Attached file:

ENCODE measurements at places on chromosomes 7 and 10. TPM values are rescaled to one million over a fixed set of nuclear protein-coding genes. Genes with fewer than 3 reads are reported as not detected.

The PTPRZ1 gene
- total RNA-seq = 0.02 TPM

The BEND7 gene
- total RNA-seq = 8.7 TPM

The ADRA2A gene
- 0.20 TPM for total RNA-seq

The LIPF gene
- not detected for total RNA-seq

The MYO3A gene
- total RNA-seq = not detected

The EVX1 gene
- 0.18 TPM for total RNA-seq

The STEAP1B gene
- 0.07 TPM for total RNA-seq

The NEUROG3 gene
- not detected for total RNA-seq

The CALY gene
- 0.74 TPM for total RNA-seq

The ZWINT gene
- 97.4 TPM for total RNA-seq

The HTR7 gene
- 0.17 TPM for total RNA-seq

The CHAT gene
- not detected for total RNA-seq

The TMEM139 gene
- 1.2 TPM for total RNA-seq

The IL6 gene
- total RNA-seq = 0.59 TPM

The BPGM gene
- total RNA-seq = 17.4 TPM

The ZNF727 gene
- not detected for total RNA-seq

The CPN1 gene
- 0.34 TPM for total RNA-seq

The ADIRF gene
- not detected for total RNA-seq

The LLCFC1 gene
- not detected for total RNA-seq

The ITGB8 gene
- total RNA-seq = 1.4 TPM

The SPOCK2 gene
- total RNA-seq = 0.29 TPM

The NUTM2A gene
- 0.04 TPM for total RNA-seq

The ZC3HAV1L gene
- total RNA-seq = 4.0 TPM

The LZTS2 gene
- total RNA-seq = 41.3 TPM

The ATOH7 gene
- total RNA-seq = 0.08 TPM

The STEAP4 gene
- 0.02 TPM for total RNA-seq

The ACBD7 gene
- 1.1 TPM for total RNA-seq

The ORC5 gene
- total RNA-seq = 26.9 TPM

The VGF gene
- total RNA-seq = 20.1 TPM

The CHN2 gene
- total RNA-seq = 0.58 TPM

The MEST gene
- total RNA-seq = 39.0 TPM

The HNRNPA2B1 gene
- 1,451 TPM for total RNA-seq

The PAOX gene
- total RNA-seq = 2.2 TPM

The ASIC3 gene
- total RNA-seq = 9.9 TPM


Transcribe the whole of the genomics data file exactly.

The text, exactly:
ENCODE measurements at places on chromosomes 7 and 10. TPM values are rescaled to one million over a fixed set of nuclear protein-coding genes. Genes with fewer than 3 reads are reported as not detected.

The PTPRZ1 gene
- total RNA-seq = 0.02 TPM

The BEND7 gene
- total RNA-seq = 8.7 TPM

The ADRA2A gene
- 0.20 TPM for total RNA-seq

The LIPF gene
- not detected for total RNA-seq

The MYO3A gene
- total RNA-seq = not detected

The EVX1 gene
- 0.18 TPM for total RNA-seq

The STEAP1B gene
- 0.07 TPM for total RNA-seq

The NEUROG3 gene
- not detected for total RNA-seq

The CALY gene
- 0.74 TPM for total RNA-seq

The ZWINT gene
- 97.4 TPM for total RNA-seq

The HTR7 gene
- 0.17 TPM for total RNA-seq

The CHAT gene
- not detected for total RNA-seq

The TMEM139 gene
- 1.2 TPM for total RNA-seq

The IL6 gene
- total RNA-seq = 0.59 TPM

The BPGM gene
- total RNA-seq = 17.4 TPM

The ZNF727 gene
- not detected for total RNA-seq

The CPN1 gene
- 0.34 TPM for total RNA-seq

The ADIRF gene
- not detected for total RNA-seq

The LLCFC1 gene
- not detected for total RNA-seq

The ITGB8 gene
- total RNA-seq = 1.4 TPM

The SPOCK2 gene
- total RNA-seq = 0.29 TPM

The NUTM2A gene
- 0.04 TPM for total RNA-seq

The ZC3HAV1L gene
- total RNA-seq = 4.0 TPM

The LZTS2 gene
- total RNA-seq = 41.3 TPM

The ATOH7 gene
- total RNA-seq = 0.08 TPM

The STEAP4 gene
- 0.02 TPM for total RNA-seq

The ACBD7 gene
- 1.1 TPM for total RNA-seq

The ORC5 gene
- total RNA-seq = 26.9 TPM

The VGF gene
- total RNA-seq = 20.1 TPM

The CHN2 gene
- total RNA-seq = 0.58 TPM

The MEST gene
- total RNA-seq = 39.0 TPM

The HNRNPA2B1 gene
- 1,451 TPM for total RNA-seq

The PAOX gene
- total RNA-seq = 2.2 TPM

The ASIC3 gene
- total RNA-seq = 9.9 TPM